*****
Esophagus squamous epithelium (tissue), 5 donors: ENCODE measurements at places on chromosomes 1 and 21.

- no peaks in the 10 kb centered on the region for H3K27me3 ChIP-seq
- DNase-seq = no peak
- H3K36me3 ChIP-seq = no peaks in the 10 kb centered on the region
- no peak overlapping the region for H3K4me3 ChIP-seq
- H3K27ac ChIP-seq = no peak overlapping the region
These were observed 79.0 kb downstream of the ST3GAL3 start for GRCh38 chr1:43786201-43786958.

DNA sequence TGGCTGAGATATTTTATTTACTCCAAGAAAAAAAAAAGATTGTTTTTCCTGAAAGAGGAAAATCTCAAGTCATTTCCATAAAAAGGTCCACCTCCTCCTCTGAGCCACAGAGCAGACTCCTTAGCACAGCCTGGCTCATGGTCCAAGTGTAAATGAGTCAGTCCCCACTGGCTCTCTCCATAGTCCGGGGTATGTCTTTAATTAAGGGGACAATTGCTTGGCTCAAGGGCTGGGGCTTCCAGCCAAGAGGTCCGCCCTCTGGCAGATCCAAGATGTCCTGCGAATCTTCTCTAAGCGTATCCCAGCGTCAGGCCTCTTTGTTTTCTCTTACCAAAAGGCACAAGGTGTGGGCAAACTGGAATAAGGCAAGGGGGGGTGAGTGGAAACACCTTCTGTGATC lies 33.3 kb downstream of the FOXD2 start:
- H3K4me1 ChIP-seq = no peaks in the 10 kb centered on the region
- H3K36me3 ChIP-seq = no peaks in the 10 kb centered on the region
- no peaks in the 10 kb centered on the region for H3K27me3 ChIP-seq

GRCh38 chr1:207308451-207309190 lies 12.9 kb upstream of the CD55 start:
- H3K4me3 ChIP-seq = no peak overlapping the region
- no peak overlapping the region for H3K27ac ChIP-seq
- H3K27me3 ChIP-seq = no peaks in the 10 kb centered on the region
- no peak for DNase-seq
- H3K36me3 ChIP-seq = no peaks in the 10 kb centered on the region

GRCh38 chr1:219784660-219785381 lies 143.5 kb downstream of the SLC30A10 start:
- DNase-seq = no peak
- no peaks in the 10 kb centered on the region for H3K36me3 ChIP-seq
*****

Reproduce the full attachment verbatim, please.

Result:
Esophagus squamous epithelium (tissue), 5 donors: ENCODE measurements at places on chromosomes 1 and 21.

- no peaks in the 10 kb centered on the region for H3K27me3 ChIP-seq
- DNase-seq = no peak
- H3K36me3 ChIP-seq = no peaks in the 10 kb centered on the region
- no peak overlapping the region for H3K4me3 ChIP-seq
- H3K27ac ChIP-seq = no peak overlapping the region
These were observed 79.0 kb downstream of the ST3GAL3 start for GRCh38 chr1:43786201-43786958.

DNA sequence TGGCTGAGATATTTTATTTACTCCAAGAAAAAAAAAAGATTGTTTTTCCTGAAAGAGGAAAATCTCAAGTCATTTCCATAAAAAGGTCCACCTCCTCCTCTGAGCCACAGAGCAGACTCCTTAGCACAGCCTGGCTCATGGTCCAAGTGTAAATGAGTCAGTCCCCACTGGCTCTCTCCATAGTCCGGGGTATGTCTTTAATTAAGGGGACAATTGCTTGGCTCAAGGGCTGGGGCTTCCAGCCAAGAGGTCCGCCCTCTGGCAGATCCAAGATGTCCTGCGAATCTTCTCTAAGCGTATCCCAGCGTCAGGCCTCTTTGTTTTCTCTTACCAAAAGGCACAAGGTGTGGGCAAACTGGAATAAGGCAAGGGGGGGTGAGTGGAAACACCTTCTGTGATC lies 33.3 kb downstream of the FOXD2 start:
- H3K4me1 ChIP-seq = no peaks in the 10 kb centered on the region
- H3K36me3 ChIP-seq = no peaks in the 10 kb centered on the region
- no peaks in the 10 kb centered on the region for H3K27me3 ChIP-seq

GRCh38 chr1:207308451-207309190 lies 12.9 kb upstream of the CD55 start:
- H3K4me3 ChIP-seq = no peak overlapping the region
- no peak overlapping the region for H3K27ac ChIP-seq
- H3K27me3 ChIP-seq = no peaks in the 10 kb centered on the region
- no peak for DNase-seq
- H3K36me3 ChIP-seq = no peaks in the 10 kb centered on the region

GRCh38 chr1:219784660-219785381 lies 143.5 kb downstream of the SLC30A10 start:
- DNase-seq = no peak
- no peaks in the 10 kb centered on the region for H3K36me3 ChIP-seq